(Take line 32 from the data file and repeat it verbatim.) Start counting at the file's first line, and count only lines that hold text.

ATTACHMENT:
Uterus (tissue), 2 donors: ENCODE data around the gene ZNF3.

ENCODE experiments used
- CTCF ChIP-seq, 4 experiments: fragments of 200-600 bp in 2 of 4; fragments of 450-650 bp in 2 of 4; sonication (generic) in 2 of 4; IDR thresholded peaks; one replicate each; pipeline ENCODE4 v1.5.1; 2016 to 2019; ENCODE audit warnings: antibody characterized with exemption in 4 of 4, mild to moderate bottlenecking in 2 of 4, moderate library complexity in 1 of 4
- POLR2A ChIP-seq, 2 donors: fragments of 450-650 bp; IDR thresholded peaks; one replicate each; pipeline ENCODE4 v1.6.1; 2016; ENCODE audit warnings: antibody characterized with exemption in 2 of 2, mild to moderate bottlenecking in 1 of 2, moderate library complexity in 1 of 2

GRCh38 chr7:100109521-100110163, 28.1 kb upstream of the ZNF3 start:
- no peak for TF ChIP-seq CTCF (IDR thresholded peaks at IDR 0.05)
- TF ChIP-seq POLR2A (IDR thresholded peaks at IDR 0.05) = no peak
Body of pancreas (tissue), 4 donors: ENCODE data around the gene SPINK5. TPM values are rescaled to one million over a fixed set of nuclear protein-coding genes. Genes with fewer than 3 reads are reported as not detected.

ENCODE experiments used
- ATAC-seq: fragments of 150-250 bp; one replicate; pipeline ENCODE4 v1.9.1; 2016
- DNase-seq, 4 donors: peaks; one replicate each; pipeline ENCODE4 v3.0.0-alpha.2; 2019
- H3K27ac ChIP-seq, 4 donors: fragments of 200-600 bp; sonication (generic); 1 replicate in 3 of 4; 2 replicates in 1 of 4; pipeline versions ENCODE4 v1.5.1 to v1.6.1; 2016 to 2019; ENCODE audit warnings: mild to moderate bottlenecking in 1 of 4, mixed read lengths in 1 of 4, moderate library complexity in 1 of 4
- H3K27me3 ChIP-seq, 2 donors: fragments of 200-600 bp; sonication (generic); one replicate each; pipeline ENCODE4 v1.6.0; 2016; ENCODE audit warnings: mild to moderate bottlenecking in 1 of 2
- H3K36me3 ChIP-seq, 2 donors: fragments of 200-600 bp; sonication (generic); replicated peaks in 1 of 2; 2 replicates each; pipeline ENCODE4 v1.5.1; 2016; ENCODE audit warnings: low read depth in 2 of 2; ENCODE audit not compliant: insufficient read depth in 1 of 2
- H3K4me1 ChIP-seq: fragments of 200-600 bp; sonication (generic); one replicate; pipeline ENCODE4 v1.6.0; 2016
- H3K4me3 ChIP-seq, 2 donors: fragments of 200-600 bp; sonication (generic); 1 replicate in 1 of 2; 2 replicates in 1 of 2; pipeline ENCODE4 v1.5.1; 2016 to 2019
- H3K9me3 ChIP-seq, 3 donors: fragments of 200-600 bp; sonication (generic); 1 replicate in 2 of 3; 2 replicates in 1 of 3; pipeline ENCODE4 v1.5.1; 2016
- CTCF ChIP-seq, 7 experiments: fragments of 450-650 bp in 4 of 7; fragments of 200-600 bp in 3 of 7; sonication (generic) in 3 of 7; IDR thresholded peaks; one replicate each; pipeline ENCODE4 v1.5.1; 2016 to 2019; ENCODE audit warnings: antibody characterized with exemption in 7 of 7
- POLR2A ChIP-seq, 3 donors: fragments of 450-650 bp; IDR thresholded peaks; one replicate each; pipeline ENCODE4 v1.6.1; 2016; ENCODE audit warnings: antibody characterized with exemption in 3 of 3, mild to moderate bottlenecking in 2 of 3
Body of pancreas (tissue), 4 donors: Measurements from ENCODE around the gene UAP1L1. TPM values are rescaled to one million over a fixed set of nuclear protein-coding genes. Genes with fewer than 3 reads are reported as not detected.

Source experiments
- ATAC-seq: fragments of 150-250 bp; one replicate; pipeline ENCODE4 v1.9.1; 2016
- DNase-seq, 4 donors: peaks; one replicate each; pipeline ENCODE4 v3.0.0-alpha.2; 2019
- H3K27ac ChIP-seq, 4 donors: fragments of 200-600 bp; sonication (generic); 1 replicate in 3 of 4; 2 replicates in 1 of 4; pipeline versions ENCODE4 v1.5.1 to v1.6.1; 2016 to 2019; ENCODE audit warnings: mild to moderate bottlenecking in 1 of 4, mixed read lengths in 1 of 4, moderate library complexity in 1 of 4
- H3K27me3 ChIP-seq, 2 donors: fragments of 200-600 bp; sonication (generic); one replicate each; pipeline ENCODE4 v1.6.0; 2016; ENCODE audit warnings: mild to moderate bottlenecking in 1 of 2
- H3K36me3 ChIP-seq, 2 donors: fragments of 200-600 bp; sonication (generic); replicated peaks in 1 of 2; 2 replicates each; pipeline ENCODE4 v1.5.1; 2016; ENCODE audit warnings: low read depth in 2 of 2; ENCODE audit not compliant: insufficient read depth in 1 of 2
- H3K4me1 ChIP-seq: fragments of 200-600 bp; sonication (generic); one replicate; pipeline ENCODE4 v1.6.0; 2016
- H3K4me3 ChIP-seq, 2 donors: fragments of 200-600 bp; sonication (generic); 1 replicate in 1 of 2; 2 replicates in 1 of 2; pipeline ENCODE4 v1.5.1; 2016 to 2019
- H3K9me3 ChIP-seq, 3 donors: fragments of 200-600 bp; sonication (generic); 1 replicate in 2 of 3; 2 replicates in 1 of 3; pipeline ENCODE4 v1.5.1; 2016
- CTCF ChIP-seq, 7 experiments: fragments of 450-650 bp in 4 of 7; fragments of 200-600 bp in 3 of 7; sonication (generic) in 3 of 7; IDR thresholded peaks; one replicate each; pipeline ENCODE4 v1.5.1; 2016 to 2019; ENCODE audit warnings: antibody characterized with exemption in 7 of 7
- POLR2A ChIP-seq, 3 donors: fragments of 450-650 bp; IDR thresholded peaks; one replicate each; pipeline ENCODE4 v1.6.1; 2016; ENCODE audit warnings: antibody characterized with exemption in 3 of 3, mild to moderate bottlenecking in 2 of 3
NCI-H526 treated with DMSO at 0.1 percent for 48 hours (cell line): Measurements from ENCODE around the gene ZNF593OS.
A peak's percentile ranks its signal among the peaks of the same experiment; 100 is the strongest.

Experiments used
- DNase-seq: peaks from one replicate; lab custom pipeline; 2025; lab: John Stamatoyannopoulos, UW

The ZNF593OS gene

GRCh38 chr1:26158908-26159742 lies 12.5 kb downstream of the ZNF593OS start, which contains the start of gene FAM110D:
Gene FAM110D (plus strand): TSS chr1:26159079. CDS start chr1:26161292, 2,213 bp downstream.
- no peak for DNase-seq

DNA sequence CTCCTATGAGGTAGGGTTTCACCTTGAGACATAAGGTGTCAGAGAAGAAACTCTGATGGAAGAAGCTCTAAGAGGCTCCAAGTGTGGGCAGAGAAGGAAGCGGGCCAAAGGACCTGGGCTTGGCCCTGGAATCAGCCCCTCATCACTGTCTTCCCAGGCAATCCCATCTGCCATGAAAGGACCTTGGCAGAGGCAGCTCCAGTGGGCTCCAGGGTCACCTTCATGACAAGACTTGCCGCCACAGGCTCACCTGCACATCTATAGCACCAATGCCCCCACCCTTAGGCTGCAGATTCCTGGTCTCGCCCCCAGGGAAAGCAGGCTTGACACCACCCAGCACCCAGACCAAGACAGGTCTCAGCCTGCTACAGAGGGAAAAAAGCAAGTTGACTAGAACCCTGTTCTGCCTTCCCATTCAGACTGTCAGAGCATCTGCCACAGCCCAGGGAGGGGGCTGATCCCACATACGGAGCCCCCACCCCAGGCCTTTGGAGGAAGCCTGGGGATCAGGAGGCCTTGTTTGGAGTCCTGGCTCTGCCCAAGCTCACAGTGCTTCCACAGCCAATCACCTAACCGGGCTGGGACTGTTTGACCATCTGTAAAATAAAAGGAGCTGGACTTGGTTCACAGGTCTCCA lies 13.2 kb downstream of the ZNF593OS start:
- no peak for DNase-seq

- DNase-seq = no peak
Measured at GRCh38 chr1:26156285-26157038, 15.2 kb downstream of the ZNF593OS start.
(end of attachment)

NCI-H526 treated with DMSO at 0.1 percent for 48 hours (cell line): Measurements from ENCODE around the gene ZNF593OS.